President Bill Clinton (WDCpix)
All eyes were focused last week—or most of them anyway—on the bailout negotiations, more specifically on the shenanigans of Sen. John McCain as he sought to swoop in and be the white knight of the whole mess. Will he, won’t he, will he, won’t he go to the debates?
He got all the attention he wanted, but it certainly felt political to the max, no matter who spun it otherwise.
But there was another large presence making the rounds last week, seeking public attention — former President Bill Clinton. Yes, his Global Initiative Conference was in full swing in New York, providing the media with a reason to give him a whole lot of air time. And fill it up he did, with his smarts and reach, his talks of AIDS and education, and the need for all of us to care for the unlucky.
But deeply embedded in Clinton’s eloquent dissection of global problems was his still palpable bitterness over his wife’s loss to Sen. Barack Obama, whose name Clinton seemed to have a hard time uttering as he worked those mikes.
He was finally more gracious when introducing Obama at his own conference. But up until that point, as he talked to Larry King and the women at “The View” — now friskily empowered to be election-year players — he had a difficult time camouflaging the wounds from his wife’s loss. He mentioned Sen. Hillary Rodham Clinton by name, over and over, her gifts, what she has spent her life working for, all while straining to give a full-hearted endorsement of the Democratic nominee.
The former president doesn’t seem to have any simpatico with the cool post-boomer now climbing in the polls. In fact, he has expressed far more natural sympathy with McCain. Clinton made a point of saying, over and over, how much he likes the GOP nominee — displaying not just sympathy but an almost respectful envy, from a Vietnam-era guy who didn’t serve to to a genuine war hero.
But Clinton went farther as he made his rounds, expressing his approbation for both Palins. He spoke warmly of Alaska Gov. Sarah Palin and her husband, Todd. “I like the idea that this guy does those long-distance races,” Clinton said, “Stayed in the race for 500 miles with a broken arm. My kind of guy.”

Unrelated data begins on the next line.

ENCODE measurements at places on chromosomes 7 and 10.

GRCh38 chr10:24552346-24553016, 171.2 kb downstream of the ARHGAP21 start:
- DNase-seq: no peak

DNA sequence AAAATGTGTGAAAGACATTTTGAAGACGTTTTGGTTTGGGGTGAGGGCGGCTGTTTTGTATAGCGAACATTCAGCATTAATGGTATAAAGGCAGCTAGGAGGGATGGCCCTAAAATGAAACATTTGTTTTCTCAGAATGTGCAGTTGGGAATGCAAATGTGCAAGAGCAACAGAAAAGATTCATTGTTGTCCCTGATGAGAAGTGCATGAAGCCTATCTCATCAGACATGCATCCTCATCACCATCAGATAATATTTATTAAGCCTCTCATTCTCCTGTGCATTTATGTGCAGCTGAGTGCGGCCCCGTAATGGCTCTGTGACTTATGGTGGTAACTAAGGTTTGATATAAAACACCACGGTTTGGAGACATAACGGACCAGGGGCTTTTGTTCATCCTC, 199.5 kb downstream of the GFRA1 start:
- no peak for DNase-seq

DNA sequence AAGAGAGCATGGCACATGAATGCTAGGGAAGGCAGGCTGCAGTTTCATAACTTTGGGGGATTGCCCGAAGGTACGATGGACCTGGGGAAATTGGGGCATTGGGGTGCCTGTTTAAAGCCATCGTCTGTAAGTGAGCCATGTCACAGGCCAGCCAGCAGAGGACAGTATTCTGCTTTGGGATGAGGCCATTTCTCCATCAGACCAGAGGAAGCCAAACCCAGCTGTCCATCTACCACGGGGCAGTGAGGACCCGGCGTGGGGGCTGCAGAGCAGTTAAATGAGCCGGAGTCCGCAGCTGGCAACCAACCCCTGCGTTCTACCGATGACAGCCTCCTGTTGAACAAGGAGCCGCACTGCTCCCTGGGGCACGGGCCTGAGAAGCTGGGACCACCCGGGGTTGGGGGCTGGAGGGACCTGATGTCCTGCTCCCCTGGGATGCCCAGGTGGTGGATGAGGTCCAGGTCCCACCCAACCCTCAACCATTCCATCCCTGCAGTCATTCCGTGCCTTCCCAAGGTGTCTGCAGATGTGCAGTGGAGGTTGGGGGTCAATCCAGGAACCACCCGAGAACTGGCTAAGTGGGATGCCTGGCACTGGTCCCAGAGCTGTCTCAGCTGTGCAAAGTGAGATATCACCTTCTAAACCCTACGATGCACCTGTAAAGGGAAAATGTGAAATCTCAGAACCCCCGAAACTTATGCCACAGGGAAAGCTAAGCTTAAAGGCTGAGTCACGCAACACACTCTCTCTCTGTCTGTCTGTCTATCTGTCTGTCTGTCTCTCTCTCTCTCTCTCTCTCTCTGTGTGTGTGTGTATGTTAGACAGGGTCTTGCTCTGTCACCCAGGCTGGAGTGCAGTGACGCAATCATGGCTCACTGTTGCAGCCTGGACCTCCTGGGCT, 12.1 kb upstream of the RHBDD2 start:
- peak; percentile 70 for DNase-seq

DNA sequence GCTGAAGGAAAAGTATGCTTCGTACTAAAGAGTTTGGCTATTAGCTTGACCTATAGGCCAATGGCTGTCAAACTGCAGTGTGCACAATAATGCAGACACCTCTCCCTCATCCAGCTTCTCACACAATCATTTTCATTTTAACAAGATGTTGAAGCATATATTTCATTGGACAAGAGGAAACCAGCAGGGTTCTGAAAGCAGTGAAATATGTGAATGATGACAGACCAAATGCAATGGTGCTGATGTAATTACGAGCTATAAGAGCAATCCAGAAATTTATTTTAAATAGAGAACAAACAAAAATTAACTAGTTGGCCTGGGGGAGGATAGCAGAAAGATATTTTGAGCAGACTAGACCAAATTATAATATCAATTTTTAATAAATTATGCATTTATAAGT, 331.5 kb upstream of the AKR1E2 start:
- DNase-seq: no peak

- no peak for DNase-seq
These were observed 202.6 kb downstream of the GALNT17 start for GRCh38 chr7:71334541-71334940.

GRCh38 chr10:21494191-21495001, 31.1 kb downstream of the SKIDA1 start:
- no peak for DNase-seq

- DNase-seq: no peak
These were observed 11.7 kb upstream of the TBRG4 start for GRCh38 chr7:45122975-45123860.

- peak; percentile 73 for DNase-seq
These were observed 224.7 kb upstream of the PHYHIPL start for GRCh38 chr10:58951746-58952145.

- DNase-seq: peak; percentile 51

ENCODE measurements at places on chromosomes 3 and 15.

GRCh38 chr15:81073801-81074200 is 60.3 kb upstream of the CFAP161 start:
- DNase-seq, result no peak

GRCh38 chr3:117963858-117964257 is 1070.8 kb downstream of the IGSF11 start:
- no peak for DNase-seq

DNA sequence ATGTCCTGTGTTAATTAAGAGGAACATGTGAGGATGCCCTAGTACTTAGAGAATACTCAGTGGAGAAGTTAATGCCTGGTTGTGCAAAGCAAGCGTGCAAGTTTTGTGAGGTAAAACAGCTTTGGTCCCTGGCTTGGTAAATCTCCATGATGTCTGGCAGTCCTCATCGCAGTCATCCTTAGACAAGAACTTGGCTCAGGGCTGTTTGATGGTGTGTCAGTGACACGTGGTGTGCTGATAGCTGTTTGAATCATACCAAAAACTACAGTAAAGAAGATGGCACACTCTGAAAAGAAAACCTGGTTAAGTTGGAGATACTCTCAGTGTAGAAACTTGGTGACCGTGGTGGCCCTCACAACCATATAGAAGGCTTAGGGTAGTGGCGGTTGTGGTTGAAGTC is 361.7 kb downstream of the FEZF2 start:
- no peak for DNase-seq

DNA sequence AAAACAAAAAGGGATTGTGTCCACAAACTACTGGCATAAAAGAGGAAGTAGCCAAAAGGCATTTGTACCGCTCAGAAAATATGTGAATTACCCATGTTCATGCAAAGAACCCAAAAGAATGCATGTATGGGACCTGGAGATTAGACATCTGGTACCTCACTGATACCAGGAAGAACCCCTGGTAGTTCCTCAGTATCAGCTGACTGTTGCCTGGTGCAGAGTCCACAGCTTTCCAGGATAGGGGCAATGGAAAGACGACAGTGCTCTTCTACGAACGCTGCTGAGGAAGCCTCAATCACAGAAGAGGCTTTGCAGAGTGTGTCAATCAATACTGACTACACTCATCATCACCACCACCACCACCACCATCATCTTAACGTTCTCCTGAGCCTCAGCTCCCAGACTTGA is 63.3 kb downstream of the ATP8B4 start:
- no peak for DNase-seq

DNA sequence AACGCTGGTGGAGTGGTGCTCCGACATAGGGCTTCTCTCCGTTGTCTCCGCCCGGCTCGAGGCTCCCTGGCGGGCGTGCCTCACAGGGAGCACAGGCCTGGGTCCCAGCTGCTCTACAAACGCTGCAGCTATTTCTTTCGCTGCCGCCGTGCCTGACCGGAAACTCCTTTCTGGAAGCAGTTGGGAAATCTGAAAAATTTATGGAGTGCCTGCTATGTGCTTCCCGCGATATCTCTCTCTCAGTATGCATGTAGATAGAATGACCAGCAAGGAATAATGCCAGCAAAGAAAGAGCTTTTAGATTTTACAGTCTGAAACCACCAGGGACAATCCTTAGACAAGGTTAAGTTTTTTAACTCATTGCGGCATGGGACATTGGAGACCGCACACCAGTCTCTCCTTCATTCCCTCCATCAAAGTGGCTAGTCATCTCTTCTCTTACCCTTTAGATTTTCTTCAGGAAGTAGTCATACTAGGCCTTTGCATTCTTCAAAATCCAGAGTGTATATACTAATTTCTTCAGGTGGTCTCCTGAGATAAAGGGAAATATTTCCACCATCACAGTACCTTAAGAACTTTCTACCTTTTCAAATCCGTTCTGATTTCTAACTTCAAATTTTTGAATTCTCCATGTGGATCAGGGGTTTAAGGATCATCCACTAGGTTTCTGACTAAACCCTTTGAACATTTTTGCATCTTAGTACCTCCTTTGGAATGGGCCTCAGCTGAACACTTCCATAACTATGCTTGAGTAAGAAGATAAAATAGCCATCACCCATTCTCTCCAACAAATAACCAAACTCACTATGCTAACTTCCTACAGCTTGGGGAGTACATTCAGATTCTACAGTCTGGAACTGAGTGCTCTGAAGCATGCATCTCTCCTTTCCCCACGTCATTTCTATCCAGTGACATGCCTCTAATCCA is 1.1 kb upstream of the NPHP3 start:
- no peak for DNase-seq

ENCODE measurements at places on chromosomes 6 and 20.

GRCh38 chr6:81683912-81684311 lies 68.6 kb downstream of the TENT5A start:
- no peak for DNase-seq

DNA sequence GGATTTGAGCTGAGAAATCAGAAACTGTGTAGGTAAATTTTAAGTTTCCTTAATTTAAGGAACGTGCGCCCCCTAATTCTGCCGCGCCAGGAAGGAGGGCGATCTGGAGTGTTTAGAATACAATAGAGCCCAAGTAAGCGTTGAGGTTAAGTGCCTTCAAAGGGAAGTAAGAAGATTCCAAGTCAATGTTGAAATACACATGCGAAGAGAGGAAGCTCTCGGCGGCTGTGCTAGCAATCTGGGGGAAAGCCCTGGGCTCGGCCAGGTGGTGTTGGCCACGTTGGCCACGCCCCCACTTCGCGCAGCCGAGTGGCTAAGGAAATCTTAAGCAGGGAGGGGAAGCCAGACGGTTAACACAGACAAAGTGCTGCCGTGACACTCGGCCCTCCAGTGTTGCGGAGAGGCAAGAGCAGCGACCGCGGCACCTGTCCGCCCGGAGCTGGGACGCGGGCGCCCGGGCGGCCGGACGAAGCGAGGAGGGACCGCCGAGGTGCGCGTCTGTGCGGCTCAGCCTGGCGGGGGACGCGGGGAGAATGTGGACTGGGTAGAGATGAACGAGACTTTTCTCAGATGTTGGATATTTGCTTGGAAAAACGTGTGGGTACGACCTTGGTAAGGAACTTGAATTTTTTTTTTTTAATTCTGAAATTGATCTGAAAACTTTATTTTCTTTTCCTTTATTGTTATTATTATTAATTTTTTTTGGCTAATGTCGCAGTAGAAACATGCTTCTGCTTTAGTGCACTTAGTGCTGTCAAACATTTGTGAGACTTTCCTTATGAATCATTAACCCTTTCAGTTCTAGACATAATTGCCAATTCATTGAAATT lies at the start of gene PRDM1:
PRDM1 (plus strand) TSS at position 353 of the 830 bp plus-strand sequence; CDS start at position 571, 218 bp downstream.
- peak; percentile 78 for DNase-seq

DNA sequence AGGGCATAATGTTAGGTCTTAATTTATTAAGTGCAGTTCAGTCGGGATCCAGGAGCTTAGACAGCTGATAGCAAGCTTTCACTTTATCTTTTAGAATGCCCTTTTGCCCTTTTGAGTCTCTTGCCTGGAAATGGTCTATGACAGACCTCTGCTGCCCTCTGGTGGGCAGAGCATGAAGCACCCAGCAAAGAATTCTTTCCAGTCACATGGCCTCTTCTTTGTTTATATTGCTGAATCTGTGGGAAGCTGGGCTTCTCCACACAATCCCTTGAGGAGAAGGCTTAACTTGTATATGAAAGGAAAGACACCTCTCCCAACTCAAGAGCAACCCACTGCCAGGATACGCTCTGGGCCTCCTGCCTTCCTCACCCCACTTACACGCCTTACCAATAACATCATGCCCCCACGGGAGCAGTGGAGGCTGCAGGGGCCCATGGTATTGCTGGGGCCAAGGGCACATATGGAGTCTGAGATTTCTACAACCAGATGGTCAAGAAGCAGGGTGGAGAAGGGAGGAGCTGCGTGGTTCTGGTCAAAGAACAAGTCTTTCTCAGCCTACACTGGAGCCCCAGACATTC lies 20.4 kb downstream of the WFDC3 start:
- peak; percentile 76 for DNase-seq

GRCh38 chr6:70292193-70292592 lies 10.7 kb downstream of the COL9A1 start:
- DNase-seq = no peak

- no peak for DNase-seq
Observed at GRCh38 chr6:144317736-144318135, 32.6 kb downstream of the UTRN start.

These are real folks, just like me — and unlike that other guy whose name I am having some trouble with. That’s the theme.
Forget that their policies and politics are 180-degrees away from everything both Clintons have been about. Clinton is, without a doubt, as complex and flawed and gifted a man as ever to be at the helm. But the page is turning and he knows it. There is a sense of the limelight moving on.
Look, what Clinton is doing now is good, no question, and he has the stature and moxie — and need — to make it work, to galvanize other rich folk to try to help solve the world’s problems. Clearly he means to make a profound difference in his later years — and if part of that is a need for redemption after his public fall from grace, fine.
But there was evident these past days, as there often is, a visible fight within Clinton — between his bigger self and his smaller self, between his professed altruism and his narcissism.
I think he’ll win, he said of Obama, through clenched teeth, or a clenched heart, or both. But there was not much energy or enthusiasm in that prediction. He sounded impassioned and folksy and as smart as anyone who has ever occupied the White House. In his performance now, there is always the winking sense of: hey, America, look what you’re missing. You blew it; you could have had us back.
I thought about all this, about Clinton — and for that matter, about McCain — and how both men behaved last week, when I was reading the obituaries for Paul Newman, who died of cancer at 83.
Paul Newman (Flickr: Heather Lucille)
He was the other man to get some air time as the week ended. A class act, everyone agrees, a marvelous film actor, whose ego never showed — on screen or off. No entourages, no messy affairs.
He was a man, by all accounts, with a tenacious love for his spouse; a man unassuming about his gifts, though driven to be a really good actor; a man who kept acting, and didn’t get all hammy in his later roles like some other big stars like, say, Al Pacino.
Newman was also a man who did the philanthropy thing — with his salad dressings and spaghetti sauces — pouring the $250 million he made into camps for sick kids. All done with an easy hand. All done without saying: look at me, look at me.
He left the planet a better place. He left us the marvelous films and the legacy of giving back — rare for anyone, rarer still for someone in a profession like show business — and he did it without leaving ego fingerprints all over the place.
It was a lovely and sad note, Newman’s passing, in a week full of posturing and political gamesmanship.